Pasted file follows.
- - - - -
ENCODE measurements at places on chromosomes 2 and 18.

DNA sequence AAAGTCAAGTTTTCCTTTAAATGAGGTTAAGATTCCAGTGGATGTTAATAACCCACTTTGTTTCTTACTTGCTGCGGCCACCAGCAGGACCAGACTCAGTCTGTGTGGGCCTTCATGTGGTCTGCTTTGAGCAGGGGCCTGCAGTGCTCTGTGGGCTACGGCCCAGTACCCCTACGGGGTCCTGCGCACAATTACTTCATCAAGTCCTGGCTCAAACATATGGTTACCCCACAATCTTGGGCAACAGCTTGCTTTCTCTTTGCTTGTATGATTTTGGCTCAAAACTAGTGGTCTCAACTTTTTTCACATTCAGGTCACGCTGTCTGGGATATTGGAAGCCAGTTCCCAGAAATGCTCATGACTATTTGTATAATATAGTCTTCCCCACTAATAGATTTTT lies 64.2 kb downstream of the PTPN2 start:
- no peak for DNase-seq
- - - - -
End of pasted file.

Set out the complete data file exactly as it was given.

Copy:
ENCODE measurements at places on chromosomes 2 and 18.

DNA sequence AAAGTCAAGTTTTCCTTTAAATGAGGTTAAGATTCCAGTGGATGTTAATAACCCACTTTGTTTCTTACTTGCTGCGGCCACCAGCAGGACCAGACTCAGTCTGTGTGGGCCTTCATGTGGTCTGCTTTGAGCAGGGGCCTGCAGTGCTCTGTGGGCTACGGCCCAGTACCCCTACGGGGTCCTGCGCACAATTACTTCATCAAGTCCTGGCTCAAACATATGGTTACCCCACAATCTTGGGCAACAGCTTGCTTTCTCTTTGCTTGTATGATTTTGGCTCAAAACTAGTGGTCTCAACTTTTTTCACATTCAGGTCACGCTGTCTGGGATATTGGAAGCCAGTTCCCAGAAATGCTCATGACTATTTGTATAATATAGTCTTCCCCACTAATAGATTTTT lies 64.2 kb downstream of the PTPN2 start:
- no peak for DNase-seq